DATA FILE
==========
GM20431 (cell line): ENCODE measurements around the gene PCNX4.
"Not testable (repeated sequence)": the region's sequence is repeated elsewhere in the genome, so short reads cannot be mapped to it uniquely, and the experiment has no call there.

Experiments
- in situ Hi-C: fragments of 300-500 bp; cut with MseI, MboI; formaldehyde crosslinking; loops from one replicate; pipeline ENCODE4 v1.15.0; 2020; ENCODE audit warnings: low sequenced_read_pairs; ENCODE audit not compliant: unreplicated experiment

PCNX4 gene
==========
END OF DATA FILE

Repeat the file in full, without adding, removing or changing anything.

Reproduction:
GM20431 (cell line): ENCODE measurements around the gene PCNX4.
"Not testable (repeated sequence)": the region's sequence is repeated elsewhere in the genome, so short reads cannot be mapped to it uniquely, and the experiment has no call there.

Experiments
- in situ Hi-C: fragments of 300-500 bp; cut with MseI, MboI; formaldehyde crosslinking; loops from one replicate; pipeline ENCODE4 v1.15.0; 2020; ENCODE audit warnings: low sequenced_read_pairs; ENCODE audit not compliant: unreplicated experiment

PCNX4 gene